People have been trying tackle the idea of artificial intelligence in science fiction since science fiction was a thing. Early modern examples include Fritz Lang’s film Metropolis and Karel Capek’s “R.U.R,” and even ancient storytellers came up with ideas like Talos and the Golem. We’re tangling with it more than ever thanks to the confusing-amusing weirdness of advancements in fields like machine learning and robotics.
The latest take on the question in gaming comes in the form of Detroit: Become Human, the latest offering from developer Quantic Dream and game director David Cage. Cage, responsible for games like Heavy Rain and Beyond: Two Souls (check out our review), is once again bringing his cinematic eye to bear, this time on that question of robotic consciousness. I’ve long had an uneasy relationship with Cage’s games, appreciating his focus on small moments while finding many elements of his writing and game design troubling or downright rage-inducing. I booted into Detroit hoping to see some improvement from Quantic Dream and Cage not just in visuals but in those storytelling and gameplay moments.
For better or worse, Detroit: Become Human is more of the same.
I’ve seen things you people wouldn’t believe
I think David Cage would get along well with movie director Zack Snyder. They have a lot in common. For as much as they struggle with their stories, they seem to be able to crank out visual flair in their sleep. Detroit: Become Human is an absolutely stunning game.
So many games these days focus on going big. Games like Assassin’s Creed, Grand Theft Auto, and Horizon Zero Dawn give us unimaginably huge worlds to roam around. They’re gorgeous, but they often are repetitive by the very nature of their scale. You can’t make a bespoke game world of that size without bankrupting an entire nation.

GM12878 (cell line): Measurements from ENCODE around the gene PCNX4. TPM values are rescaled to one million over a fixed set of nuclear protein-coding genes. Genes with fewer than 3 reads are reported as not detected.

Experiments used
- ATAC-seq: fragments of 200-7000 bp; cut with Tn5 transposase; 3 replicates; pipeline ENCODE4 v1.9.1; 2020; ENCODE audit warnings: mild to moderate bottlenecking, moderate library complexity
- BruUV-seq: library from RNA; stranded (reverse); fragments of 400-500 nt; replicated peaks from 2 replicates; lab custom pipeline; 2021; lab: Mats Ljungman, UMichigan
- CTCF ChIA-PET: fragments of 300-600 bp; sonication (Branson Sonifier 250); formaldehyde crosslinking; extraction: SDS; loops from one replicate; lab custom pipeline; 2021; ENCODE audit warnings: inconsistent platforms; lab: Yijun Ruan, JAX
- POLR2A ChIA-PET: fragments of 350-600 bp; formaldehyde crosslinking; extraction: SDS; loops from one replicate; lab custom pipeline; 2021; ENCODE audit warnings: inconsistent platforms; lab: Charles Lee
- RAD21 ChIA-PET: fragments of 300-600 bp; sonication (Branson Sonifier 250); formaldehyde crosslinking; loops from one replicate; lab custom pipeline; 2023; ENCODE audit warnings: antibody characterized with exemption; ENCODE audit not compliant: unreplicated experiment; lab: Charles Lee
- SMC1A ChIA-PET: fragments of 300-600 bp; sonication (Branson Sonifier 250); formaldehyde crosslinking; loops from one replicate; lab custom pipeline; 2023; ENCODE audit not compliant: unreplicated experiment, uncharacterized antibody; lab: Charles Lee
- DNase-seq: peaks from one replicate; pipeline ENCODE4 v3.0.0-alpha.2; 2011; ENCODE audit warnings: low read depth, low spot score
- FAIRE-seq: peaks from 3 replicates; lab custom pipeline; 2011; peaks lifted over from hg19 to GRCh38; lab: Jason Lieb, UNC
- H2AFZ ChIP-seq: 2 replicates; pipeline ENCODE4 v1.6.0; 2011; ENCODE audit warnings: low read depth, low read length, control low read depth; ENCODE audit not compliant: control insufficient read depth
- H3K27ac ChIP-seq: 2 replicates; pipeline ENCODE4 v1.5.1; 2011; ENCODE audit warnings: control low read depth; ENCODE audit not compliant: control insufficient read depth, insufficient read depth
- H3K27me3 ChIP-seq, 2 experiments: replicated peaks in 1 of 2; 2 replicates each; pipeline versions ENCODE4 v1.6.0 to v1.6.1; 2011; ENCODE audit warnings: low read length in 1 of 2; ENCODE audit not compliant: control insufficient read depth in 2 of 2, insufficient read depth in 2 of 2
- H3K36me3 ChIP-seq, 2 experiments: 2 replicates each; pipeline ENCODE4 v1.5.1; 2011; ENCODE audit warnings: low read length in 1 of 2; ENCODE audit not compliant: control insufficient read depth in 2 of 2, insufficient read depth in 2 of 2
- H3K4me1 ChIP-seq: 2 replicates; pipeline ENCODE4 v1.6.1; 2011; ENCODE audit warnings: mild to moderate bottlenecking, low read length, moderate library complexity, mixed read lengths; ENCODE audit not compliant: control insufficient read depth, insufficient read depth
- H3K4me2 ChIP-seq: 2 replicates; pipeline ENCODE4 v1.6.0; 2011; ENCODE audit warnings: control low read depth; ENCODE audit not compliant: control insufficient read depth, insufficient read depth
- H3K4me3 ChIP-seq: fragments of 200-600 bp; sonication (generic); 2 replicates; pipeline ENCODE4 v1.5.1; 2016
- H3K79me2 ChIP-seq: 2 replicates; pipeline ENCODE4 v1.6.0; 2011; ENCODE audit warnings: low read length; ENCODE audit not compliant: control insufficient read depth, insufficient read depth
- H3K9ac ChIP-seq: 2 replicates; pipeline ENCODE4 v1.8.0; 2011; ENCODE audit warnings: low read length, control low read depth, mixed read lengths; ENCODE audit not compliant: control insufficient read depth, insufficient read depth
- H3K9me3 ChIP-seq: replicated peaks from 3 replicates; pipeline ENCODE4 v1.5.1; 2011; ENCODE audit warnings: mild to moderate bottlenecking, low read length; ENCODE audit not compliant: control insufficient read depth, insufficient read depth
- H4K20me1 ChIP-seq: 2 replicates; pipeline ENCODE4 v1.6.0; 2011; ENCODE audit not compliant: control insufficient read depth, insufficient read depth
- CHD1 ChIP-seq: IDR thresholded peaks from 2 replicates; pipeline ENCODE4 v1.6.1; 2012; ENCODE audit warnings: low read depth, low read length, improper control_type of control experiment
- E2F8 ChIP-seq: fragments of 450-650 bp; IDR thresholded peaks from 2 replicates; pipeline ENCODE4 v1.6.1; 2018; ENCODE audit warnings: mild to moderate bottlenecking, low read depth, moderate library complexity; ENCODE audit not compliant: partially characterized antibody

Detroit takes the opposite approach. Instead of creating a huge world to explore, each scene is a small space, from a single room to a city block, with every square inch being touched by human hands. The cast of characters is relatively small, too, so the people you spend the most time with are lovingly crafted and matched to performance capture, making for some impressively lifelike characters. This results in a world that is full of gorgeous detail and believably-rendered characters. Rain splashes against and dissipates realistically on skin. Fabric looks soft and moves with characters. Neon is just as eye-searing as it is in real life, especially if you’re playing with HDR on.